I couldn’t bring myself to put this post of Joe’s (a friend from church who I’ve been debating with) in “Discussion Negative”, as the Isaiah passage just seems too pro-EU (even if Joe sadly can’t see it yet ).
I’ll have to sleep on it, and re-read Parry’s take on the passage tomorrow.
At first glance, this suggests annihilation, not ECT. God will judge all flesh, and kill many.
Again, we have the annihilation of the wicked. But isn’t that all of us? “None are righteous, no not one.” All of us will be killed by God.
What’s going on now? God has just killed the wicked (everyone) with his fiery sword of judgment, but now we’re told he knows our works and thoughts and is about to gather us all together! It seems everyone is alive again. But this can make sense. When God destroys a wicked man, what is left isn’t nothing. God’s far better at his job than that. What is left is a good man. ie. God overcomes evil with good.
After killing the wicked (everyone), the survivors (everyone) see God’s glory and proclaim his fame wherever they go, even to faraway places that have no knowledge of God (worlds not yet created?)
Everyone will come rushing to God’s holy mountain. They will be like grain offerings in clean vessels. God’s fire has made them clean.
God’s fiery sword will sever the old man from the new. He will amputate the sin that festers in every one of us and destroy it. We all, now clean, will worship God, remembering and understanding the depths of the abomination of evil, and loathing it forever.
I’m cracking up over here a bit because as emphatic as Joe gets that he doesn’t see it, you, Alex, don’t give up hope and, not just that, find reason to celebrate, that he is taking a serious look at these passages! It’s gotta be killing him.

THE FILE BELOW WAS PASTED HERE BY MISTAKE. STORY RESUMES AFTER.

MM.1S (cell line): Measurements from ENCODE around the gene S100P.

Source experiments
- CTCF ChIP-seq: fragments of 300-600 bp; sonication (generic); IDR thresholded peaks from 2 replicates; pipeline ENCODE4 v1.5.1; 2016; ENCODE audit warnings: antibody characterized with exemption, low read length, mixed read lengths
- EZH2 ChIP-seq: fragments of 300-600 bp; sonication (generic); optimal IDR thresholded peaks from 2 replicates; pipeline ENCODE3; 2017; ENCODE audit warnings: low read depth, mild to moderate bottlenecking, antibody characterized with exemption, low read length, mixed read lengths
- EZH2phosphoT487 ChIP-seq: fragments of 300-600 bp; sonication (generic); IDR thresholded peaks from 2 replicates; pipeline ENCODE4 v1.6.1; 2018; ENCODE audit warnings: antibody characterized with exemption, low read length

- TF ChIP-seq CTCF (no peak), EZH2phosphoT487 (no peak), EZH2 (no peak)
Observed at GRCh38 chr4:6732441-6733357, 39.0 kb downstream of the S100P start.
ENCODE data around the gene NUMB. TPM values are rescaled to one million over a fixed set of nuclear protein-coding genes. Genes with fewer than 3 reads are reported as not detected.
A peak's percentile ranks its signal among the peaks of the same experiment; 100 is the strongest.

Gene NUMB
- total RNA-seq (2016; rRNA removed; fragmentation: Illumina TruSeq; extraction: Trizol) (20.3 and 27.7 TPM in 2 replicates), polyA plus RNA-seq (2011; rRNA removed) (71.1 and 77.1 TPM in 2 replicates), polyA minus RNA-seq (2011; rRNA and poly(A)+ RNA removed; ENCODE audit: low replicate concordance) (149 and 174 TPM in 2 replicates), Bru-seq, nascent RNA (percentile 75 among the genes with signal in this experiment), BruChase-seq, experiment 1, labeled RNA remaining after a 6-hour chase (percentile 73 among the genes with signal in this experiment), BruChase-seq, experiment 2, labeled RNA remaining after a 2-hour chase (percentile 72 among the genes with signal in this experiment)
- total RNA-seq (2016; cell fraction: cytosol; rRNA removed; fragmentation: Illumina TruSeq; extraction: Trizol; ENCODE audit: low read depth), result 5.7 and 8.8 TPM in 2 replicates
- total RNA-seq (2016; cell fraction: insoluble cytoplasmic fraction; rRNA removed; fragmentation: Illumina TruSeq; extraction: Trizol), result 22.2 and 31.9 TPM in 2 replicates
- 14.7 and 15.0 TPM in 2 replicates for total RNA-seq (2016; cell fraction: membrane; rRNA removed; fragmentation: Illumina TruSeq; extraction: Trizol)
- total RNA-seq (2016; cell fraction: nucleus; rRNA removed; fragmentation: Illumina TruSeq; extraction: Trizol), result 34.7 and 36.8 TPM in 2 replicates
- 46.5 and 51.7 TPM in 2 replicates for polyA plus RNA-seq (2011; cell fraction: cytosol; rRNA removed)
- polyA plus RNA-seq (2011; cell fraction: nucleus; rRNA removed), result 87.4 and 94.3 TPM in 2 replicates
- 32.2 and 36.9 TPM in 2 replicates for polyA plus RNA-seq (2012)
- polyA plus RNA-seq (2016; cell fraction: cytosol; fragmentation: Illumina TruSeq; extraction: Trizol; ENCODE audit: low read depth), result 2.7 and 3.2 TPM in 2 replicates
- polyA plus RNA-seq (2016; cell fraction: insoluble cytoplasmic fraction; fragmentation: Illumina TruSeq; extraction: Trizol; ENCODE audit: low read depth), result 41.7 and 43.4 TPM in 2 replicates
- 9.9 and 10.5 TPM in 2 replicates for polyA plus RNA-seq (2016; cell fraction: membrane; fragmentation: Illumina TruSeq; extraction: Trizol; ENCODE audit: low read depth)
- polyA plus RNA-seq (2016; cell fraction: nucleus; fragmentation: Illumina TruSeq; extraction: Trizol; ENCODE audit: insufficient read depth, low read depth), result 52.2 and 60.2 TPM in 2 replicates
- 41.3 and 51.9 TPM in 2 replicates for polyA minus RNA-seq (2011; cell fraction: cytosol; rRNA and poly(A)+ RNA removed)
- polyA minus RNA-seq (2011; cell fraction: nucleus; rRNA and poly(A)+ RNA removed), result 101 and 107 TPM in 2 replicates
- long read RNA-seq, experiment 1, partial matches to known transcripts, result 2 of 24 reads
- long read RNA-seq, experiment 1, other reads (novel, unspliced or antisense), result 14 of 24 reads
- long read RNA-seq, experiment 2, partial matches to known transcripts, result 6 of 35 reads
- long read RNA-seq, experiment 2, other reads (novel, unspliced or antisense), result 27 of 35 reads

Because he started with Isaiah 45:22-25, which is so strongly universalistic, I couldn’t help but think he must have changed his position! He also made all the "all flesh"s bold, which also seemed to support EU Anyway, I was only when I got to the last sentence that I realised my mistake
Anyway, now I have to try to understand how he was reading it as anti-EU and produce a reply
Thanks Dad for giving me some good points.
This is tricky . The traditional solution is to say “all flesh” means some of “all races/nations”. Which seems a stretch, but I’ll admit if that *were *the meaning, the passage is at least simpler linguistically (ignoring for a moment all the theological implications). Following that line of thought a bit further, it means annihilation is true, not ECT or EU i.e. the bodies are **dead **not consciously tormented. I wonder what the traditionalists do about that, because if God resurrects these dead bodies, they are hardly going to be still rotting for the worms to eat
Well, we know that at least some “eternal” fire ends up not being “eternal” so I’m guessing that’s what’s going on here with the fire and the worms. i.e. it will stop at the resurrection.
Dad’s point that it could be the sinful person inside each one of us, might be another possibility.
I’ll admit, I’m still unsure about this passage.
Sure, I agree with that.
Either that it’s the death of the Pauline “old man” (e.g. Romans 6:6; Ephesians 2:15; 4:22-24; and Colossians 3:9-11) or it’s simply saying that some will be judged and go to hell, a place of extraordinary pain, more severe than you can imagine.
Given hell is a place of extraordinary pain, more severe than you can imagine, it’s best to be reconciled now.